Apple acquisition is a disappointment: Over the past two years, PrimeSense lost part of its motivation and capabilities, and however respectable the end, it was far from its potential

Apple acquisition is a disappointment

Over the past two years, PrimeSense lost part of its motivation and capabilities, and however respectable the end, it was far from its potential.

24 November 13 14:41, Shmulik Shelach

On March 5, 2000, graphic chipset vendor Nvidia Corporation (Nasdaq: NVDA) broke through the glass ceiling. It signed a contract to supply graphic processing units (GPUs) to Microsoft Corporation (Nasdaq: MSFT) for its Xbox game consoles. Nvidia received a down payment of $200 million (30% of turnover that year), strongly contributing the jump in its sales from $735 million to $1.91 billion.But the Nvidia-Microsoft deal had a dark and draconian side. Nvidia stated in its financial reports over the years that Microsoft had the right of first refusal should any third party want to buy a substantial bloc of shares in the company. It is difficult to know whether Microsoft ever exercised this condition, which could have harmed rivals’ strategies for graphic processors, but it might explain why Nvidia has never been acquired.

If the deal with Nvidia was draconian, then Microsoft had the means to affect the future ofPrimeSense Ltd.

, at least from the moment the companies signed a contract. The agreement with the Israeli company, which supplied Microsoft with gesture recognition hardware and software for the Xbox, was less dramatic, but at least once, PrimeSense had to obtain Microsoft CEO Steve Ballmer’s permission for a deal: the $50 million private equity investment by Silver Lake Partners in late 2010.

An urban legend about PrimeSense says that Microsoft made an offer to acquire PrimeSense that was hard to refuse, but when PrimeSense refused it, Microsoft moved on, acquiring the technology of a rival and developing it in-house. Whether or not any such offer was actually made, it seems that the convoluted history of the technology world did not allow PrimeSense to become the Israeli Nvidia. Both achieved breakthroughs in the same way for the same product by the same company, but the two companies then went down different roads.

PrimeSense’s acquisition by Apple Inc. (Nasdaq: AAPL) resembles its acquisition of another Israeli company – Anobit Technologies in early 2012. In that case, too, the acquisition was the less desirable option by a successful technology company that had promised great value, but ended with an acquisition at a merely reasonable price.

In late 2010, PrimeSense was en route to become another Nvidia, but the PrimeSense of 2013 is headed to become a sexy feature in the Apple ecosystem. Such a development might be the dream of every start-up, but PrimeSense had hoped for more. After all, it was already part of the ecosystem of the company that (still) operates almost all of the world’s computers, providing a solution that users dream of, and with enough cash reserves to finance its next move. But as often happens, things went wrong. Over the past two years, PrimeSense lost part of its motivation and capabilities, and however respectable the end, it was far from its potential.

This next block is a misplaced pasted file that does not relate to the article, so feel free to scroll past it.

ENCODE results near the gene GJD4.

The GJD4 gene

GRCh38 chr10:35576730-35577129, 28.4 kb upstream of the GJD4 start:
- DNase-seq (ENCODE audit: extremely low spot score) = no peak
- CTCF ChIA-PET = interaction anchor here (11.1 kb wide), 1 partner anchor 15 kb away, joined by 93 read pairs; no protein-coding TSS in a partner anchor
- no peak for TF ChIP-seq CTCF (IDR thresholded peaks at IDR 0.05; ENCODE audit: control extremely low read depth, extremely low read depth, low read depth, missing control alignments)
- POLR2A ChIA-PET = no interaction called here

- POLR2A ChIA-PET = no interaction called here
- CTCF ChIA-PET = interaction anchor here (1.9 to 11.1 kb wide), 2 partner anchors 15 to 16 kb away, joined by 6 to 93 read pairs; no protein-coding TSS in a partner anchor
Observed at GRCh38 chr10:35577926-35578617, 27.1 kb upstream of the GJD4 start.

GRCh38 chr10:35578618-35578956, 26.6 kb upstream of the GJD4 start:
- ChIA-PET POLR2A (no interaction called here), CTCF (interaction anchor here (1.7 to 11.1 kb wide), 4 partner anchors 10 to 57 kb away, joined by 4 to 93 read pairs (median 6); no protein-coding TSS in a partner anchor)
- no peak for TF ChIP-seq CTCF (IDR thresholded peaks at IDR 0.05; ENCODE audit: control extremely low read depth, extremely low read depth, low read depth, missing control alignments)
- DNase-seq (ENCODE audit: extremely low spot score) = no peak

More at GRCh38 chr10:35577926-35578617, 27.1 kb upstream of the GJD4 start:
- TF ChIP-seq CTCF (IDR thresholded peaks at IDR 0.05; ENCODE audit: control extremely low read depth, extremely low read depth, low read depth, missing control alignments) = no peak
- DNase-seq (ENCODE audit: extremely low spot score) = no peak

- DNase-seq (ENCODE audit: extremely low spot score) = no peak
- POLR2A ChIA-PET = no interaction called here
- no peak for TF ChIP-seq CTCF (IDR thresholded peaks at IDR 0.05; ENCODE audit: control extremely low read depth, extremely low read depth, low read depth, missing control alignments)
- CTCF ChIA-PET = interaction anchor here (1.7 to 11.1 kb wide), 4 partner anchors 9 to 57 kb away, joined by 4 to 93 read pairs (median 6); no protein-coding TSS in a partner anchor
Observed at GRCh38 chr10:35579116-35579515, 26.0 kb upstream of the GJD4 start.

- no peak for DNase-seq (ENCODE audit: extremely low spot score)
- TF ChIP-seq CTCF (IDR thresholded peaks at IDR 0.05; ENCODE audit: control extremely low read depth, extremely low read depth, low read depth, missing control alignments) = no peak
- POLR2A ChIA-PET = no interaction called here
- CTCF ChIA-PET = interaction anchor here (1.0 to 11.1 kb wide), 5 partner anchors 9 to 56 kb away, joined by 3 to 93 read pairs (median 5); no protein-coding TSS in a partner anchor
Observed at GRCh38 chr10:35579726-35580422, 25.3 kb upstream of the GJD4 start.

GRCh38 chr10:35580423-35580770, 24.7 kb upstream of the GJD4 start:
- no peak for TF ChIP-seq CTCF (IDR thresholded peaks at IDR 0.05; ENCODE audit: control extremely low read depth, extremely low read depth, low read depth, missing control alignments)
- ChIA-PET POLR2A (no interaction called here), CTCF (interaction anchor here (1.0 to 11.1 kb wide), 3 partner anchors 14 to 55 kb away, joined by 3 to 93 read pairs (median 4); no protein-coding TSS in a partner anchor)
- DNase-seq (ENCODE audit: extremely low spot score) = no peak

About bambooinnovator
Kee Koon Boon (“KB”) is the co-founder and director of HERO Investment Management which provides specialized fund management and investment advisory services to the ARCHEA Asia HERO Innovators Fund (, the only Asian SMID-cap tech-focused fund in the industry. KB is an internationally featured investor rooted in the principles of value investing for over a decade as a fund manager and analyst in the Asian capital markets who started his career at a boutique hedge fund in Singapore where he was with the firm since 2002 and was also part of the core investment committee in significantly outperforming the index in the 10-year-plus-old flagship Asian fund. He was also the portfolio manager for Asia-Pacific equities at Korea’s largest mutual fund company. Prior to setting up the H.E.R.O. Innovators Fund, KB was the Chief Investment Officer & CEO of a Singapore Registered Fund Management Company (RFMC) where he is responsible for listed Asian equity investments. KB had taught accounting at the Singapore Management University (SMU) as a faculty member and also pioneered the 15-week course on Accounting Fraud in Asia as an official module at SMU. KB remains grateful and honored to be invited by Singapore’s financial regulator Monetary Authority of Singapore (MAS) to present to their top management team about implementing a world’s first fact-based forward-looking fraud detection framework to bring about benefits for the capital markets in Singapore and for the public and investment community. KB also served the community in sharing his insights in writing articles about value investing and corporate governance in the media that include Business Times, Straits Times, Jakarta Post, Manual of Ideas, Investopedia, TedXWallStreet. He had also presented in top investment, banking and finance conferences in America, Italy, Sydney, Cape Town, HK, China. He has trained CEOs, entrepreneurs, CFOs, management executives in business strategy & business model innovation in Singapore, HK and China.

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